Evolution of life forms is an amazing story of survival. Through millions of years, different life forms have had to face changing climatic and environmental conditions. Some survived, whereas others perished. While we all originated from the same life form, some deviated from the main group and developed separate characteristics according to the climate or geographic conditions of the place they lived in.
Hence, the similarities and differences in characters of different organisms. It is on the basis of these characteristics that we have been able to classify living organisms into different groups. One of the groups are the mammals. So what are the unique characteristics that set mammals apart from other organisms?
What are the Characteristics of Mammals?
Like I already said, animals of certain groups share some common characters. Then what are the unique mammal characteristics that only mammals possess? They are the following:
- The females of the class Mammalia have mammary glands that produce milk with which females feed their young ones. In fact, the class got its name from the Latin word Mamma which means breast.
- All mammals bear hair on their body at some point in their lives.
- There are three bones in the middle ear of every mammal. They are the malleus, incus, and stapes which are more commonly known as the hammer, anvil and stirrups respectively. These bones help mammals in hearing by transferring sound waves from the eardrum to the inner ear.
The other general characteristics are given below.
- While the jaws of all other vertebrates are made of more than one bone on one side, the jaws of mammals are made of a single bone on each side.
- Mammals have a unique heart. Although mammals have a four chambered heart like birds, the main artery turns left, as it leaves the heart. In birds it turns to the right, whereas, in all other vertebrates, there are more than one artery that originate from the heart.
- All mammals have two sets of teeth in their lifetime, that is their teeth are replaced only once.
- All mammals have a sheet of muscles and tendons, known as the diaphragm that separates the thoracic cavity from the abdominal cavity.
- One of the physical characteristics is that mammals have a backbone, that is they are vertebrates.
- They are warm blooded animals. It means that their body temperature does not fluctuate with that of the environment.
The group of mammals has over 5000 species that are found in different sizes and are spread all over the world. This is a diverse group and according to the environment, the individuals of this group have developed different characteristics. While the smallest mammals like shrew and bats weigh as little as 3 grams, on the other hand, the largest mammal on earth, the blue whale, weighs over 160 metric tons. Based on the variety of features that they display, mammals are further divided into the following categories.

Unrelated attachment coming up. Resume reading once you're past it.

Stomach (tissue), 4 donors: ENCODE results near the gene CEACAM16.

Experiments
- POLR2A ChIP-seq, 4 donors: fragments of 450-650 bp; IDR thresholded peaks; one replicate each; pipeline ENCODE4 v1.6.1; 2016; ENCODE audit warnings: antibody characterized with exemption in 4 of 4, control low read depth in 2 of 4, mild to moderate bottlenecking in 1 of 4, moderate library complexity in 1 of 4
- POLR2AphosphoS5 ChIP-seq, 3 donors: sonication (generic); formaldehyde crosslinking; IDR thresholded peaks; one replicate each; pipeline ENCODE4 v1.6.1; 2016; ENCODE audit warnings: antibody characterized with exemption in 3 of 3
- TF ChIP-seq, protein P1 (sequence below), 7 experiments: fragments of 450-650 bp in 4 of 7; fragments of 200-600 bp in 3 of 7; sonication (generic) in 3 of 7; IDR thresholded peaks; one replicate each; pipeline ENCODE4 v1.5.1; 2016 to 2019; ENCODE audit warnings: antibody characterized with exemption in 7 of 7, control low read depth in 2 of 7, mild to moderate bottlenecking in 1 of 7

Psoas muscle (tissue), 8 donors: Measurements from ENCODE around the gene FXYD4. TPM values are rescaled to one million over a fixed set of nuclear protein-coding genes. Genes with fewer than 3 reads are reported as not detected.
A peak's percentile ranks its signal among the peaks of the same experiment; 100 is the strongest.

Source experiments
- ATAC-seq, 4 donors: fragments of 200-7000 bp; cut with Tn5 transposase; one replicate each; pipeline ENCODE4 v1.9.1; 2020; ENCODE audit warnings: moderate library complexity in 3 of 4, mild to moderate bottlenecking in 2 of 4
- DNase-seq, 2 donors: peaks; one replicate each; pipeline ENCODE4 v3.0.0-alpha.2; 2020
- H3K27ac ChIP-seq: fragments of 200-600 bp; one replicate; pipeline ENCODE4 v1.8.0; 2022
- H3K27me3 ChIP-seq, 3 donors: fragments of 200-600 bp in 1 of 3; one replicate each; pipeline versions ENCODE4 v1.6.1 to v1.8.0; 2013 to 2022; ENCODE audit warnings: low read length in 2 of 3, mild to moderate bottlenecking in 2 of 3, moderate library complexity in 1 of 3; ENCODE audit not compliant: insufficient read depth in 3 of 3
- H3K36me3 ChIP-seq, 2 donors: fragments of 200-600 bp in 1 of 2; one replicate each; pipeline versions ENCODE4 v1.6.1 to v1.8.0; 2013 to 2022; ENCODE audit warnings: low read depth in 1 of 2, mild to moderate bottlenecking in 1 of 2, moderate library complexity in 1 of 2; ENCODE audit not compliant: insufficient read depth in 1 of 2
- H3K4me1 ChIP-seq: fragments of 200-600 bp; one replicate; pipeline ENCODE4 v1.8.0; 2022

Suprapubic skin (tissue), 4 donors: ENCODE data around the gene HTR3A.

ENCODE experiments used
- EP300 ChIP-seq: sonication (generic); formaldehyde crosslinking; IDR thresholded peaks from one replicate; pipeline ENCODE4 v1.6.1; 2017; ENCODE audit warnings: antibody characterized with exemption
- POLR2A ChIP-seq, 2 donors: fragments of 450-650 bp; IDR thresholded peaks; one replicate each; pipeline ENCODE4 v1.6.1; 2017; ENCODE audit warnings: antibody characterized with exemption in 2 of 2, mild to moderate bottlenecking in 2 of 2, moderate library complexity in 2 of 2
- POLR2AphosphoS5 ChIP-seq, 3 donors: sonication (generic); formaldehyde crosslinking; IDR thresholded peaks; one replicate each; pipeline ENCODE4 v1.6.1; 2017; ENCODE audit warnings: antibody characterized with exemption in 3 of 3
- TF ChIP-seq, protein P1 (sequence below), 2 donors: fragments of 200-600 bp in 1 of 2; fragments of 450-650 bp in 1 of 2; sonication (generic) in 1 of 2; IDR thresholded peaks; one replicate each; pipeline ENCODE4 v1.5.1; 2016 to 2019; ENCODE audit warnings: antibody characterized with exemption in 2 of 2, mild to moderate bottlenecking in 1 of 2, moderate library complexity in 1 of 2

- Prototheria: Although they are mammals, Prototherians lay eggs. This group includes the platypus and three varieties of the spiny anteaters.
- Metatheria: These are mammals that have pouch in which they carry their babies, like the kangaroos. They are also known as marsupials. Although even marsupials have placenta, it is not as well-developed as it is in placental mammals. Hence, the animal that is born is not completely developed. It completes its development inside its mother's pouch.
- Eutheria: These are the placental mammals. A rather diverse group, it includes armadillos, bats, elephants, shrews, whales, and of course, human beings. One of the most identifying placental characteristics is that when inside the uterus, the fetus derives nutrition from the mother through the placenta. Unlike marsupials, the placenta plays an important a role in fetal development in the Eutherian mammals.
As mammals are not just confined to land or within a small geographical region, they have a wide variation in their characteristics. Among the mammals there are those that live in the oceans. They are called the marine mammals. In fact, marine mammals once lived on land. However, during the evolution of mammals they got more suited to life in the seas and oceans. They have the unique characteristics of mammals, but they have modified themselves as per life in water. For example, they do have lungs, but they have to come out of water periodically to get fresh air.
Seals and walruses have a furry coat. But what about dolphins and whales? Early in their life these animals do have hair around their mouth that they lose soon after birth. The follicles can be seen in the adults where the hair once grew. Other than these, marine characteristics include a thick layer of fat under their skin that provides insulation when in water. The cetaceans, a group of marine mammals, that live in water their entire lives, have streamlined bodies. Marine mammals have more blood than land mammals, as compared to their body sizes and can store extra blood in muscles which enables them to stay underwater for long.
So that was the story of mammals, a saga of evolution and survival. As they adapted to lives in diverse conditions, they developed characteristics that best suited their niche.